Originally named Central Park but renamed in 1881 after President Garfield was assassinated, West Garfield Park has modest yet mildly sordid roots. Intrigued? Well then, read on.
West Garfield Park started out as simply a place folks traveled through—a turnstile on the way to Chicago or from the city to get somewhere else. Other than that, no one gave much notice to the area itself as a potential setting for anything more than a trail to other destinations. That was the case until Scandinavian and Irish immigrants built up the community between 1873 and the mid 1880s as a mostly residential, quiet village to raise their families. Though it was a family-first neighborhood, fun came in as a close second.
In the early days of the neighborhood there was no division between East and West Garfield Park and the two communities shared the infamy of having Garfield Park Race Track in the neighborhood. Initially founded as a gentlemen’s club in 1878, its conversion to a racetrack came a decade later and brought commerce in the form of restaurants and taverns. Unfortunately, continuous hooligan antics and consequential police raids marred the race track’s history. In 1892 two police officers and a horseman were killed in a deadly shootout—and that was the end of the Garfield Park Race Track. The building was demolished and homes were built over the ashes along Madison Street.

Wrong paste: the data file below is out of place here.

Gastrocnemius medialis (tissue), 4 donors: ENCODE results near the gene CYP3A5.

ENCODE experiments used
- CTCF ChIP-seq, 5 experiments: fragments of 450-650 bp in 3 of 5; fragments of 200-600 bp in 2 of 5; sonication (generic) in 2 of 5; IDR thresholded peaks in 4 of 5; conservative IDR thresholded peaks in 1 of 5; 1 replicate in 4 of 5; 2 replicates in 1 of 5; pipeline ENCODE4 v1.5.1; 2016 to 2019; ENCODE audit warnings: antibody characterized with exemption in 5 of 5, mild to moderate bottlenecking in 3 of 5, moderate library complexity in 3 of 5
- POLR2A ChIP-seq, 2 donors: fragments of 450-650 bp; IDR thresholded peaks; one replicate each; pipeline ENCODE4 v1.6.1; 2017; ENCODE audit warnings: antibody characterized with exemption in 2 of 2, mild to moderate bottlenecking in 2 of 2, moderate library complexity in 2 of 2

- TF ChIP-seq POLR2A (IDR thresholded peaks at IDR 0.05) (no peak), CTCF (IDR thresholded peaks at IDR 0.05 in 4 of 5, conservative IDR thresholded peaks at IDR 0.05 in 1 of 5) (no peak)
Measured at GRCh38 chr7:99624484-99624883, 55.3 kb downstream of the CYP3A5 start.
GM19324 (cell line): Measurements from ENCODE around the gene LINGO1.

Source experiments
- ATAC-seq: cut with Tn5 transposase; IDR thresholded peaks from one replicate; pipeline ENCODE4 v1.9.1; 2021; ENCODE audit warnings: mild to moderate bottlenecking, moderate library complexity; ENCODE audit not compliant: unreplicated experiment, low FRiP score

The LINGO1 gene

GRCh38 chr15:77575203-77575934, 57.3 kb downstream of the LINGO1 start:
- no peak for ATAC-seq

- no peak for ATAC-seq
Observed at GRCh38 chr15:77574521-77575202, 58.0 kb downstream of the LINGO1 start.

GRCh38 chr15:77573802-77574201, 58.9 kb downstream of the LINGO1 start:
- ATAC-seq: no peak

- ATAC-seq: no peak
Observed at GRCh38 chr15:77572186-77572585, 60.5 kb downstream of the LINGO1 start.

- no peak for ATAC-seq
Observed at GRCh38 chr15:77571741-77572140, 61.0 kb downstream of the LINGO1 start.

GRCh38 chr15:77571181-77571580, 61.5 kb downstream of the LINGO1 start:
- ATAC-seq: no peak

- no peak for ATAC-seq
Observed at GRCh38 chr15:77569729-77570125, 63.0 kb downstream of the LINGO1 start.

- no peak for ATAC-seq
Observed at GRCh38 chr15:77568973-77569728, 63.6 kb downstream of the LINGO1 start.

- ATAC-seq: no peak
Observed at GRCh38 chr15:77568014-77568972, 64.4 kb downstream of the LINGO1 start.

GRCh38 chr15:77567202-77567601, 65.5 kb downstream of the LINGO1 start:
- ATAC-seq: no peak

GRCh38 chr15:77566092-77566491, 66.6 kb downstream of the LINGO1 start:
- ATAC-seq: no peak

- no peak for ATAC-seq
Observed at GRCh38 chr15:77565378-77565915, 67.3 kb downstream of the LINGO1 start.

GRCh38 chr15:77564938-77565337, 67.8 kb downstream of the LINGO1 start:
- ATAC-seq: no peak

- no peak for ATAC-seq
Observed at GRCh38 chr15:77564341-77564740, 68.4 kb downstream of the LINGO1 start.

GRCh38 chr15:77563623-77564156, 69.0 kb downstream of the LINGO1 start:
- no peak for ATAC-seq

In 1893 the construction of the elevated train (now known to Chicagoans as the 'El') along Lake Street created easy access from the neighborhood into downtown. With the new residential areas and modern transportation Lake Street was the up-and-coming place to be, lining the northern side of what would become the Garfield Park Conservatory. But by 1914, the new 'it' place in West Garfield Park was along Madison Street. Movie palaces, department stores, and hotels opened along Madison, and the neighborhood survived the Great Depression and both World Wars with an energy and resolve to remain a viable Chicago hotspot for years to come.
Through the 1950s the neighborhood spirit was sorely tested, though. The construction of the Eisenhower Expressway (I-290) displaced families living on the south side of West Garfield Park. In addition, America was experiencing the nationwide changes and conflicts brought to light by the Civil Rights Movement, and as many middle-class African American families moved into the area, a number of white families left West Garfield Park. Tensions grew as landlords started to ignore their West Garfield Park properties and the area’s new African American residents. Subsequently, the mistreatment led to a stigmatization that the neighborhood was undesirable. During the 1960s and â€˜70s West Garfield Park went through trying times including race riots that many other large cities experienced.
In the aftermath, West Garfield Park was left in mild disrepair. It has been through the continuing efforts of nonprofit and church groups, such as Bethel New Life, that West Garfield Park is once again finding itself to be a strong and hopeful community.